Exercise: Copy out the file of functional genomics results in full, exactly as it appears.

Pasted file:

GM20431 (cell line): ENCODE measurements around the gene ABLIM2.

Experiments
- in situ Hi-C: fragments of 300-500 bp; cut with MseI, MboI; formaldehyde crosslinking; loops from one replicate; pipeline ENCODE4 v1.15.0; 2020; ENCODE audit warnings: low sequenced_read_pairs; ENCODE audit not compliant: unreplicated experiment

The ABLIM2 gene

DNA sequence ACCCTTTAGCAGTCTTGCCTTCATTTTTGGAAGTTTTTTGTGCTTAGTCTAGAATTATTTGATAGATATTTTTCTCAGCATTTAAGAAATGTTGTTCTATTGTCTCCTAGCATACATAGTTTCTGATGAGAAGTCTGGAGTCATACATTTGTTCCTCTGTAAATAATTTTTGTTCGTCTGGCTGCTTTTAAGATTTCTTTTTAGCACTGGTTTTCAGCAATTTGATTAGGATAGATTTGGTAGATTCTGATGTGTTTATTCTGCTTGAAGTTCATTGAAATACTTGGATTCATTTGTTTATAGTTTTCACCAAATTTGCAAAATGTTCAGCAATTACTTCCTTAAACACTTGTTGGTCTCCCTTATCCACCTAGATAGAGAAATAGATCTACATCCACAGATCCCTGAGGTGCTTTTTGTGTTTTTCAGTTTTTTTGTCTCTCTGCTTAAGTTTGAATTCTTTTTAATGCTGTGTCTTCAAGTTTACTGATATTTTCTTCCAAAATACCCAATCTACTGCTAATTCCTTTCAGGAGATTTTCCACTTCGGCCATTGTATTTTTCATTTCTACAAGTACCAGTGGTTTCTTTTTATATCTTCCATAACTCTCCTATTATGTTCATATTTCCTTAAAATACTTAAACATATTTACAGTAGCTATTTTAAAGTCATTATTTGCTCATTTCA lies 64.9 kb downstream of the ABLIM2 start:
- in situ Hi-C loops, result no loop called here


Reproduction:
GM20431 (cell line): ENCODE measurements around the gene ABLIM2.

Experiments
- in situ Hi-C: fragments of 300-500 bp; cut with MseI, MboI; formaldehyde crosslinking; loops from one replicate; pipeline ENCODE4 v1.15.0; 2020; ENCODE audit warnings: low sequenced_read_pairs; ENCODE audit not compliant: unreplicated experiment

The ABLIM2 gene

DNA sequence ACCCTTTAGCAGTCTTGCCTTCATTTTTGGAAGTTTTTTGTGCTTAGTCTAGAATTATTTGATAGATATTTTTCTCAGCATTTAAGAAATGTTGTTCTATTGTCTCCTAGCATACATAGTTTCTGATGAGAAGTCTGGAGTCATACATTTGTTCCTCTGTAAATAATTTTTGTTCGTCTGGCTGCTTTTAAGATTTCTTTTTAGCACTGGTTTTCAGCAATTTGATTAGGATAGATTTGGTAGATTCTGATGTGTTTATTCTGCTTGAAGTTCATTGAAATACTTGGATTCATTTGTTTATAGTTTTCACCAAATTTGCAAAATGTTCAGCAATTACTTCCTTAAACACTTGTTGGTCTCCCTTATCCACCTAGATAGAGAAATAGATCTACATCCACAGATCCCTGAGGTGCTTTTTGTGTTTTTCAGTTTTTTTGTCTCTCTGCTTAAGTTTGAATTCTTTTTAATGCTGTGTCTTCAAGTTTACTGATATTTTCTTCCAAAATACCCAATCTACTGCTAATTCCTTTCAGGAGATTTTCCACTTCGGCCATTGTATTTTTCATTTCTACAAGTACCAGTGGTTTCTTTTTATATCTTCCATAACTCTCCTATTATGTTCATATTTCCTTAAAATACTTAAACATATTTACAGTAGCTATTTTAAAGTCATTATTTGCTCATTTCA lies 64.9 kb downstream of the ABLIM2 start:
- in situ Hi-C loops, result no loop called here